The conception of a person as a series of mental events

Philosophy and Phenomenological Research 73 (2):339–358 (2006)
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Abstract

It is argued that those who accept the psychological criterion of personal identity, such as Parfit and Shoemaker, should accept what I call the 'series' view of a person, according to which a person is a unified aggregate of mental events and states. As well as defending this view against objections, I argue that it allows the psychological theorist to avoid the two lives objection which the 'animalist' theorists have raised against it, an objection which causes great difficulties for the conception of a person that most psychological theorists favour, the constitution view. It is also argued that the series view allows that people can body swap and teleport, which the constitution view—which takes a person to be a physical object (but a distinct physical object from the human being)—has great trouble with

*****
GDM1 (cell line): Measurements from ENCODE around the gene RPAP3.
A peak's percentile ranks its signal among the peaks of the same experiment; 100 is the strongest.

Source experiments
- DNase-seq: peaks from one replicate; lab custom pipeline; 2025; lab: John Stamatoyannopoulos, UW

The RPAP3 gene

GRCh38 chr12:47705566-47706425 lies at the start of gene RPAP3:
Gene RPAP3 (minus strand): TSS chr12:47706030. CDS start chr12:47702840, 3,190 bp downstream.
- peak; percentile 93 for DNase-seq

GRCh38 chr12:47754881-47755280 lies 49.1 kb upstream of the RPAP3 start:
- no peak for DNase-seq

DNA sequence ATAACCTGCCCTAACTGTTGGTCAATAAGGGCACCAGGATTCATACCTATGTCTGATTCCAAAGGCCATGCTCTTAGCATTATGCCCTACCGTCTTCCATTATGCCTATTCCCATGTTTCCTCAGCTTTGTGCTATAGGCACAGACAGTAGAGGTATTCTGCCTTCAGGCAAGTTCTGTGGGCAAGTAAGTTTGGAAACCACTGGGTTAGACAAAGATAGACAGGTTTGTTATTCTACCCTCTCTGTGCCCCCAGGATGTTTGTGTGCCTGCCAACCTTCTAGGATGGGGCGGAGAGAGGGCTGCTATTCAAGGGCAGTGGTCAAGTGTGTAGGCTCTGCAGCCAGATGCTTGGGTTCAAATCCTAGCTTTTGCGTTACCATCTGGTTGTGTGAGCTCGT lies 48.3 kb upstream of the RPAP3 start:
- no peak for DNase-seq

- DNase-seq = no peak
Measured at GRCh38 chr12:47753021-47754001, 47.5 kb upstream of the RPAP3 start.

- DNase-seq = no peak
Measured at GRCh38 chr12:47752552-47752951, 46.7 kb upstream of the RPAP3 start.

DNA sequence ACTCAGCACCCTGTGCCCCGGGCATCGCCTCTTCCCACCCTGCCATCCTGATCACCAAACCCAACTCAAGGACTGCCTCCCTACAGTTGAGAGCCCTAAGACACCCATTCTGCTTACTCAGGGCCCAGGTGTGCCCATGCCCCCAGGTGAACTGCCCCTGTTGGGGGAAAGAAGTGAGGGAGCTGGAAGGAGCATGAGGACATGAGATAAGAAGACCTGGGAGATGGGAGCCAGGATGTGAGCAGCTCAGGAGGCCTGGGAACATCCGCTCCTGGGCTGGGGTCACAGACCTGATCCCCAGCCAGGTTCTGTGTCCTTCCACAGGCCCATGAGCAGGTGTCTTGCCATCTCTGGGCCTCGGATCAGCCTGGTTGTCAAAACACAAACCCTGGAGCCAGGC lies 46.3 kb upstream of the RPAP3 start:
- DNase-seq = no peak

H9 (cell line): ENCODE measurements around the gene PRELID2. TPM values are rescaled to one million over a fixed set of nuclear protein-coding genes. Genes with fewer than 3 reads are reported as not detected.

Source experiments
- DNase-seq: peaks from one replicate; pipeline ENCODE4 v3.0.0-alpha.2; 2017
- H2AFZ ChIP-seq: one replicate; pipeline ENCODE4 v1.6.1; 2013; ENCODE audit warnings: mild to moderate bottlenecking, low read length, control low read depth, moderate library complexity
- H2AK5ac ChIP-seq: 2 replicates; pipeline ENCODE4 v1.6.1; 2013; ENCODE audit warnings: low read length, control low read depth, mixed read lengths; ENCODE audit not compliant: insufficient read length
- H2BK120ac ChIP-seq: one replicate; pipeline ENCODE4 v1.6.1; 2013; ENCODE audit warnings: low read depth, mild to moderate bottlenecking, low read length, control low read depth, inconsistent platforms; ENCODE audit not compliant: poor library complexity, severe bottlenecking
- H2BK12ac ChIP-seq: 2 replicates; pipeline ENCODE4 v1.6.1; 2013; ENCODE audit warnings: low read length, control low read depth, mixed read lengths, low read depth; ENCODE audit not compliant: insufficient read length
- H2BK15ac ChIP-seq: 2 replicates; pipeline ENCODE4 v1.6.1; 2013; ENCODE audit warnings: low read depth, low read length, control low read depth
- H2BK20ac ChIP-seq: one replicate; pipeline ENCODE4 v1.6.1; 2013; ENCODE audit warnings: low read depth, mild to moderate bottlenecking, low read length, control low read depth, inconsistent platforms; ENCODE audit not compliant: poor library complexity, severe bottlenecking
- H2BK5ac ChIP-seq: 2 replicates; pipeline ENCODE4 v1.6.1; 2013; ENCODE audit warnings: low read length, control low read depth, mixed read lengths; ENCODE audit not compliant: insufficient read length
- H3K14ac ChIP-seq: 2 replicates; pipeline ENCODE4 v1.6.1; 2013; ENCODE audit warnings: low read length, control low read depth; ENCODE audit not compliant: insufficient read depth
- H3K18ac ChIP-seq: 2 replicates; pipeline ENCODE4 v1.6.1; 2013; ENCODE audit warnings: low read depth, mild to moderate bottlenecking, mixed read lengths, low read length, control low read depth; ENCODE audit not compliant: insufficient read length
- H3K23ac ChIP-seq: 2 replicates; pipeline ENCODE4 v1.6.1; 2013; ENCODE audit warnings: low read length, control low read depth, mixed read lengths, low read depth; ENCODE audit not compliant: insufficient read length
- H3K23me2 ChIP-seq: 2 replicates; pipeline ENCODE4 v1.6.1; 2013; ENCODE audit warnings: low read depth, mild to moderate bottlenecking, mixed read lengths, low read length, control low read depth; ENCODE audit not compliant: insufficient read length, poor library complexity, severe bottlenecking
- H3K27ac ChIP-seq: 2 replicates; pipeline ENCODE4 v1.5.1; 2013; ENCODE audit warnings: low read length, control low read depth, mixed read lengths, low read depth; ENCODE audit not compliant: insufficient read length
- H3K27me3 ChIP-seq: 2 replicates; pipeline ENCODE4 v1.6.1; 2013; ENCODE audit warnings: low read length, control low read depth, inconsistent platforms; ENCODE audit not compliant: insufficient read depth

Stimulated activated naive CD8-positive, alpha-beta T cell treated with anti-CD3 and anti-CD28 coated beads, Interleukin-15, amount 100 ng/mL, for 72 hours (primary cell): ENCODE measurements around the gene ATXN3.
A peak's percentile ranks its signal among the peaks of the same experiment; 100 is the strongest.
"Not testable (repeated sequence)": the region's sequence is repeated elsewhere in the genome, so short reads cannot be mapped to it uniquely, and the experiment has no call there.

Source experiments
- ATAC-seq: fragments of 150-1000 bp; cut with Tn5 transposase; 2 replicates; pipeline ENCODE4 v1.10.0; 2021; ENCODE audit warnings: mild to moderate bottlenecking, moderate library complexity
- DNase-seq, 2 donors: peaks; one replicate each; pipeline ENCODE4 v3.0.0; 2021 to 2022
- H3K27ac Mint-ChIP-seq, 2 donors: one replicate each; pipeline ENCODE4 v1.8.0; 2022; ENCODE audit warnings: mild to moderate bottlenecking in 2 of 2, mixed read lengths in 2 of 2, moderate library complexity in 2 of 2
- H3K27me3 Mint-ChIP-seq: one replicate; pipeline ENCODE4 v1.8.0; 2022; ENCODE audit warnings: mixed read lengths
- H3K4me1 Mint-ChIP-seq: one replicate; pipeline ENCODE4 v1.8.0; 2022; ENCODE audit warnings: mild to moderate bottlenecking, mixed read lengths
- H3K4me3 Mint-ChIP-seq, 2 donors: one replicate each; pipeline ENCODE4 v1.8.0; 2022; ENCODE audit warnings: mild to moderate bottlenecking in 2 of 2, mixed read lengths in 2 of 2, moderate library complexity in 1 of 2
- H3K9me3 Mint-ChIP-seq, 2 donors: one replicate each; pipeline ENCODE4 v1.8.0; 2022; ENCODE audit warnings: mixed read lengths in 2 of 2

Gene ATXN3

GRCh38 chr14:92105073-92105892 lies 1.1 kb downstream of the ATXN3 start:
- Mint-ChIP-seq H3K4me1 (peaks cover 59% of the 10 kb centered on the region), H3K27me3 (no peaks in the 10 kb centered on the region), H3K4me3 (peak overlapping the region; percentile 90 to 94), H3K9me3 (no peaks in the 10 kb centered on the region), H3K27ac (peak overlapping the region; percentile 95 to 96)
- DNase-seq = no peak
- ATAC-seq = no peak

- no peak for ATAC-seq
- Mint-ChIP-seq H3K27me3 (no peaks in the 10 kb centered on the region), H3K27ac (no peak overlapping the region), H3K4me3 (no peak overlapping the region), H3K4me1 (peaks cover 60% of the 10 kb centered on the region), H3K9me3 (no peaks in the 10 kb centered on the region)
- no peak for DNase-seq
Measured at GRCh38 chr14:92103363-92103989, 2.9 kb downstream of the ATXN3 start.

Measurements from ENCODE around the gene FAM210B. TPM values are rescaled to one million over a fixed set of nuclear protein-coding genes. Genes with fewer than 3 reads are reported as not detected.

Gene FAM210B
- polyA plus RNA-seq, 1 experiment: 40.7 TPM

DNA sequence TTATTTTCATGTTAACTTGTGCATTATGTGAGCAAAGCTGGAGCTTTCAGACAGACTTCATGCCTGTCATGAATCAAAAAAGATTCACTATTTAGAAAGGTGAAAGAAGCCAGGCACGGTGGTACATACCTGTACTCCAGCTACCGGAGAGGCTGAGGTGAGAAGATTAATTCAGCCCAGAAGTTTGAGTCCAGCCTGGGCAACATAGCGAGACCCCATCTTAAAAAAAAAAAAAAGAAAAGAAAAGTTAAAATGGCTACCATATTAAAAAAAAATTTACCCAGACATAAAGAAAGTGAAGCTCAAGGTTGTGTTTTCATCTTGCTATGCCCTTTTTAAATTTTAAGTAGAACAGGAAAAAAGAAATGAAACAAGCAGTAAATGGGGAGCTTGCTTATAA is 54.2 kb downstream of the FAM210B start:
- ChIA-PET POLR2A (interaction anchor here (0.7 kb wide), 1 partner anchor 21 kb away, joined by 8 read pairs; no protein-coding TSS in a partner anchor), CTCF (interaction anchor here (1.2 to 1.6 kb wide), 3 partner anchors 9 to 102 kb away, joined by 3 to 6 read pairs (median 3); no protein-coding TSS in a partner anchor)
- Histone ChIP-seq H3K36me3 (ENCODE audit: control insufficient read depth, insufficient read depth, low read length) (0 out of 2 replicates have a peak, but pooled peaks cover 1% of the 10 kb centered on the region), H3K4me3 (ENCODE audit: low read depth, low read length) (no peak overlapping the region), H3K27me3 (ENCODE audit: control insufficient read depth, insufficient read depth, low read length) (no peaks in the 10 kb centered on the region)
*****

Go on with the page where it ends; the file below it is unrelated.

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Citations of this work

Animalism.Stephan Blatti - 2014 - Stanford Encyclopedia of Philosophy.
Mereological Nominalism.Nikk Effingham - 2018 - Philosophy and Phenomenological Research 100 (1):160-185.

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References found in this work

Reasons and Persons.Derek Parfit - 1984 - Oxford, GB: Oxford University Press.
Brainstorms.Daniel C. Dennett - 1978 - MIT Press.
Perception: A Representative Theory.Frank Jackson - 1977 - Cambridge University Press.
Brainstorms.Daniel Dennett - 1978 - Philosophy of Science 47 (2):326-327.
Sameness and substance.David Wiggins - 1980 - Cambridge, Mass.: Harvard University Press.

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